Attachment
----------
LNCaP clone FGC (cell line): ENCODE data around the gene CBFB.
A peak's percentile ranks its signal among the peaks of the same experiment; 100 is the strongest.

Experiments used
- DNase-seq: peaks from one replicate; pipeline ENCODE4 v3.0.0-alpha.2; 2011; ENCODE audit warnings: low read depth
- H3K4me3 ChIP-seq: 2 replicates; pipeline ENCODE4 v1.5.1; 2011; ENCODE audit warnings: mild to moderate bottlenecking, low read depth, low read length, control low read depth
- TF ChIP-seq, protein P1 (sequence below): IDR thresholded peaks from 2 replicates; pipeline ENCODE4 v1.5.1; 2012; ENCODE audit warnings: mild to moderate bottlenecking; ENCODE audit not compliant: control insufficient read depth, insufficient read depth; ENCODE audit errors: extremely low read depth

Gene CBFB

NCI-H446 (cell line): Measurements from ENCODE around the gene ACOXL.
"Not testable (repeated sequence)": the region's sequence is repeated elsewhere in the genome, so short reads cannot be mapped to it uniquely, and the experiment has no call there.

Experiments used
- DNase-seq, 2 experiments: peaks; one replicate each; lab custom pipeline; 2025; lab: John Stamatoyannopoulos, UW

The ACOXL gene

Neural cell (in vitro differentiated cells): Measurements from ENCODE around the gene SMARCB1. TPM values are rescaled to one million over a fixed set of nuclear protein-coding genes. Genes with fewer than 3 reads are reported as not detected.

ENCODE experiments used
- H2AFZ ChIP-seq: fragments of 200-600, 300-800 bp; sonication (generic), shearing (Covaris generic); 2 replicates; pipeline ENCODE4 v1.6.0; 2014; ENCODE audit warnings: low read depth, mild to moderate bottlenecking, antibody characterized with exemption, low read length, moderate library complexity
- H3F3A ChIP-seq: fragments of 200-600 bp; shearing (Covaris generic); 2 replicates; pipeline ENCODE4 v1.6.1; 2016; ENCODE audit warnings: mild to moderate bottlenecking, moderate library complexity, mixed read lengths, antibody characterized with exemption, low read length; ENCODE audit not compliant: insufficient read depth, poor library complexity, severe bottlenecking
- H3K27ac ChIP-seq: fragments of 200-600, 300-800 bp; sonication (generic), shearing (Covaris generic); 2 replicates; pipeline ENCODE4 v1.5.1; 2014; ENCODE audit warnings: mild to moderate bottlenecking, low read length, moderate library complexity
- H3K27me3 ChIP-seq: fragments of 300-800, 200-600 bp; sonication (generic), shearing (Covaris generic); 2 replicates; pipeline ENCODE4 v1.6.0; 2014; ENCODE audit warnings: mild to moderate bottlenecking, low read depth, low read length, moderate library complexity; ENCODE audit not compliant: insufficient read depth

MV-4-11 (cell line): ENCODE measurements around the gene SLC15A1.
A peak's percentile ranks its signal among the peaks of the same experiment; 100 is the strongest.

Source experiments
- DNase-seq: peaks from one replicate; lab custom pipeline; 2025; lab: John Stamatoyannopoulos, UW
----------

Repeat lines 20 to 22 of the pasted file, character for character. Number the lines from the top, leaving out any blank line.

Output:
A peak's percentile ranks its signal among the peaks of the same experiment; 100 is the strongest.

Source experiments
- DNase-seq: peaks from one replicate; lab custom pipeline; 2025; lab: John Stamatoyannopoulos, UW